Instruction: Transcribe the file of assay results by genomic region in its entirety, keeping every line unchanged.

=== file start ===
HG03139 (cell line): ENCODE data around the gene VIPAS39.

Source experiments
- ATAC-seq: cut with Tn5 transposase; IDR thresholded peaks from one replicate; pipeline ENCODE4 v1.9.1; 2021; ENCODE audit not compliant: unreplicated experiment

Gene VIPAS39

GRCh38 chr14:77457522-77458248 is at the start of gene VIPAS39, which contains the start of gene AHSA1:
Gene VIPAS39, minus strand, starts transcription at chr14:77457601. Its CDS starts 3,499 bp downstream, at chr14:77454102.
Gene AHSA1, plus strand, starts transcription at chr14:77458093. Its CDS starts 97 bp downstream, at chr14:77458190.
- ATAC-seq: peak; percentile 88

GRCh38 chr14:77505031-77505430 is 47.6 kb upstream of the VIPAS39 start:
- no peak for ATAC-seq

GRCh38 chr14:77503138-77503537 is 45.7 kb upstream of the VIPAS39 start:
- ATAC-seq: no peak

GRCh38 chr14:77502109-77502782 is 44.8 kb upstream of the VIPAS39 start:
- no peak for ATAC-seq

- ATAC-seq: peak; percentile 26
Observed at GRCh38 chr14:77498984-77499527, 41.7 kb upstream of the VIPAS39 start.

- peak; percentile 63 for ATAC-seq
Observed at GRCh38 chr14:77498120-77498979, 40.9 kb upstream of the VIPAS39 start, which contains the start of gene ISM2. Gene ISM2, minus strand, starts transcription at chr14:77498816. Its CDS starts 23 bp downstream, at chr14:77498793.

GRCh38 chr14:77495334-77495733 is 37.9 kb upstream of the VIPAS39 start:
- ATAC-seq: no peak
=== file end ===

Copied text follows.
HG03139 (cell line): ENCODE data around the gene VIPAS39.

Source experiments
- ATAC-seq: cut with Tn5 transposase; IDR thresholded peaks from one replicate; pipeline ENCODE4 v1.9.1; 2021; ENCODE audit not compliant: unreplicated experiment

Gene VIPAS39

GRCh38 chr14:77457522-77458248 is at the start of gene VIPAS39, which contains the start of gene AHSA1:
Gene VIPAS39, minus strand, starts transcription at chr14:77457601. Its CDS starts 3,499 bp downstream, at chr14:77454102.
Gene AHSA1, plus strand, starts transcription at chr14:77458093. Its CDS starts 97 bp downstream, at chr14:77458190.
- ATAC-seq: peak; percentile 88

GRCh38 chr14:77505031-77505430 is 47.6 kb upstream of the VIPAS39 start:
- no peak for ATAC-seq

GRCh38 chr14:77503138-77503537 is 45.7 kb upstream of the VIPAS39 start:
- ATAC-seq: no peak

GRCh38 chr14:77502109-77502782 is 44.8 kb upstream of the VIPAS39 start:
- no peak for ATAC-seq

- ATAC-seq: peak; percentile 26
Observed at GRCh38 chr14:77498984-77499527, 41.7 kb upstream of the VIPAS39 start.

- peak; percentile 63 for ATAC-seq
Observed at GRCh38 chr14:77498120-77498979, 40.9 kb upstream of the VIPAS39 start, which contains the start of gene ISM2. Gene ISM2, minus strand, starts transcription at chr14:77498816. Its CDS starts 23 bp downstream, at chr14:77498793.

GRCh38 chr14:77495334-77495733 is 37.9 kb upstream of the VIPAS39 start:
- ATAC-seq: no peak